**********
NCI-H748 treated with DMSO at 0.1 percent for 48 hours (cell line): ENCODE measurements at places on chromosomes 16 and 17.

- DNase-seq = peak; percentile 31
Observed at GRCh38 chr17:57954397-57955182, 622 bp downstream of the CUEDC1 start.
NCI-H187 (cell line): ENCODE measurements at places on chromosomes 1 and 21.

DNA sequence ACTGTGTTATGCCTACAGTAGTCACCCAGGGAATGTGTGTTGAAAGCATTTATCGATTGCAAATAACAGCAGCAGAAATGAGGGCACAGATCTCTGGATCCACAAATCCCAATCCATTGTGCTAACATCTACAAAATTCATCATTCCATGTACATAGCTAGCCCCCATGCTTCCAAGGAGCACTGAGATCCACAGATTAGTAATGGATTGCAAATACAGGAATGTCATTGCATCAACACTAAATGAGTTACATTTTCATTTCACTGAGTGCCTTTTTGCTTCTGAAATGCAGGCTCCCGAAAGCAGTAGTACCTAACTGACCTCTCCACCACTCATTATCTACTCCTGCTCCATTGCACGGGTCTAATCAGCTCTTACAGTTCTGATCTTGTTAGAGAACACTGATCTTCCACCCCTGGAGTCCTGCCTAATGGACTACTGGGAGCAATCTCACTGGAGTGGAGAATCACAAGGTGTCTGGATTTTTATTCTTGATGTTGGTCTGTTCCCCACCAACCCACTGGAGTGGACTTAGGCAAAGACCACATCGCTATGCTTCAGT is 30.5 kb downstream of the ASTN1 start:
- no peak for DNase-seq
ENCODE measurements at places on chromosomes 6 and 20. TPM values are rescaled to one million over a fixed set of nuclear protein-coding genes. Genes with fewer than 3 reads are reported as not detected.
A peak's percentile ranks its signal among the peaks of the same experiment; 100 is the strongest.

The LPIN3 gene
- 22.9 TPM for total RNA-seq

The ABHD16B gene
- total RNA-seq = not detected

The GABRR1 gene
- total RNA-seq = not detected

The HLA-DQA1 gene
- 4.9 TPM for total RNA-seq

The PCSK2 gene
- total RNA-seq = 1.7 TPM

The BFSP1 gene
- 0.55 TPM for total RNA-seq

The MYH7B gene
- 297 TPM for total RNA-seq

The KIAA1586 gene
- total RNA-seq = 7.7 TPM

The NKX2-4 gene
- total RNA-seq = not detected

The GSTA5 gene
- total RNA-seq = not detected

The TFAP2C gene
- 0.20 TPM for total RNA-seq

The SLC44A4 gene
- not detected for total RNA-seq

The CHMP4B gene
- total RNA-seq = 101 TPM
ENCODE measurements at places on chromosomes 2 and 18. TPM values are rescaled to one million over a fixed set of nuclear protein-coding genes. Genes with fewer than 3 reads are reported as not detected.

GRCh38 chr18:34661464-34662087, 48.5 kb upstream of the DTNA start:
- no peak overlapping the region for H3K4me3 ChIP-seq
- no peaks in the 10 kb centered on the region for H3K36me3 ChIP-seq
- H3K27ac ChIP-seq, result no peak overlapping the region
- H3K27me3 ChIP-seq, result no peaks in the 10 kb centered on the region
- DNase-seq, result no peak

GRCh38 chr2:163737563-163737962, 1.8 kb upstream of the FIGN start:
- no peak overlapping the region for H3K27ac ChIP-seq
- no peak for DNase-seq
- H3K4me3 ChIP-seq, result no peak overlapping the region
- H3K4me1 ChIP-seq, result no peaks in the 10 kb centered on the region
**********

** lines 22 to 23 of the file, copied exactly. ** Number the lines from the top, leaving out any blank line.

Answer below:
- 297 TPM for total RNA-seq

The KIAA1586 gene